RESPONSIBLE ENDOWMENTS COALITION www.endowmentethics.org


Two Years Later: Remembering Sandy

During the week of October 28, 2012, the New York and New Jersey region was devastated by Hurricane Sandy, a storm that displaced people from their homes, crippled entire communities, and took the lives of 117 people in the United States. Two years later, the REC staff looks back and reflects on the storm and its lasting legacy on our work and our lives. 


Biola 

Hurricane Sandy was a scary time for me because my family out in Coney Island lost power for over a week after the storm. Sandy was a wake up call for New Yorkers that we definitely are not exempt from the impact of climate change. On the second anniversary of the storm I think it’s important that we dwell on what happened but also how we can be holistically rebuilding this city in a way that doesn’t drive out people of low income and working class backgrounds.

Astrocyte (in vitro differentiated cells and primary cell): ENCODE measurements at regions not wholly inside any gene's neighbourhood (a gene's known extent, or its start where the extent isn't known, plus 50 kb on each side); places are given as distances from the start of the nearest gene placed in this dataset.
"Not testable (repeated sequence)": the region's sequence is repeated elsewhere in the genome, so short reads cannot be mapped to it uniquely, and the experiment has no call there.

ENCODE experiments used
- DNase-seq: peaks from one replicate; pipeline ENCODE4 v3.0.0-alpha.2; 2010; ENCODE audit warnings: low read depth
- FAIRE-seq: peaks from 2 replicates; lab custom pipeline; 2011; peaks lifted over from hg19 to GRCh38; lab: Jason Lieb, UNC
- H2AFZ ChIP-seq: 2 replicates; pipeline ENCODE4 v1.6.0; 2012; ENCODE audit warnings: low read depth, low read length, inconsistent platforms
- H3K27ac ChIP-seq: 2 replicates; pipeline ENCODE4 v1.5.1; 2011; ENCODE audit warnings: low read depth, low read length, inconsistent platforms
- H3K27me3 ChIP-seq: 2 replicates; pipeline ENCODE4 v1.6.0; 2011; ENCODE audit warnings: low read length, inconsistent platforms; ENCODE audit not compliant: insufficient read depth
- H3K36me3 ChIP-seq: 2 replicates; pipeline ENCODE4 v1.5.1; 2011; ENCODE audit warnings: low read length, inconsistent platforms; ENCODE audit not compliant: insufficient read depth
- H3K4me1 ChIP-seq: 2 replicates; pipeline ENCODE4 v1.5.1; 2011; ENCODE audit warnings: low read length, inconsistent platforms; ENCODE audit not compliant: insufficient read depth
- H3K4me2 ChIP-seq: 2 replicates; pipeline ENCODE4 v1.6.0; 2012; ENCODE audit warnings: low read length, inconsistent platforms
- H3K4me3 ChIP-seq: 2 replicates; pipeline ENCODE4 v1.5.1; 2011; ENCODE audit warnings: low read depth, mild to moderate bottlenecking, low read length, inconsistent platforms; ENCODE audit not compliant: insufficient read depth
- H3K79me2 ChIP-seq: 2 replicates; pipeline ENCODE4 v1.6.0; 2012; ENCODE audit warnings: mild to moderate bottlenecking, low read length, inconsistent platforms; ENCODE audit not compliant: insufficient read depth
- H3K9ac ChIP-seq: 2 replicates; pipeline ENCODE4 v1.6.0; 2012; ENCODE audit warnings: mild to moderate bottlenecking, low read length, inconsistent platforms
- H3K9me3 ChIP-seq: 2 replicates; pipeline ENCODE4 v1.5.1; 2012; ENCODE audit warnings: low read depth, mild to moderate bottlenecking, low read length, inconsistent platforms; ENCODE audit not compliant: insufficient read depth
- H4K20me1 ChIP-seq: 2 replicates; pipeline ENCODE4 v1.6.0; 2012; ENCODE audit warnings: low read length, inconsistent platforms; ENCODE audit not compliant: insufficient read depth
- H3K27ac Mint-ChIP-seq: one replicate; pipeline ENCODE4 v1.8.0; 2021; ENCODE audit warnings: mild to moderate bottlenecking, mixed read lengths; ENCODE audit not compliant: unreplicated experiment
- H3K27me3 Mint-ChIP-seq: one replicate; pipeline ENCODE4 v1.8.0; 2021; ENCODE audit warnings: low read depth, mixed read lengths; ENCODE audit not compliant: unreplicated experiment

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(image: John Huntington/controlgeek.net)

  

Ian 

During Hurricane Sandy I was living in Providence, RI. Though the storm was not as strong that far up the coast as it was in New York and New Jersey, the coastline of Rhode Island was nevertheless severely battered. I remember walking through some of the strongest rain I've ever seen. Later, visiting family and friends in northern New Jersey I learned more first hand about the devastation. It struck me how the storm brought out both the best and worst in terms of our society's response to climate change: denial, victim-blaming, and government unaccountability, but also unity, cooperation, and resilience among survivors.

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Responsible Endowments Coalition Stands in Solidarity with Ferguson and All People Resisting Systemic Racial Violence

Credit: occupyoakland.org

Image Credit: occupyoakland.org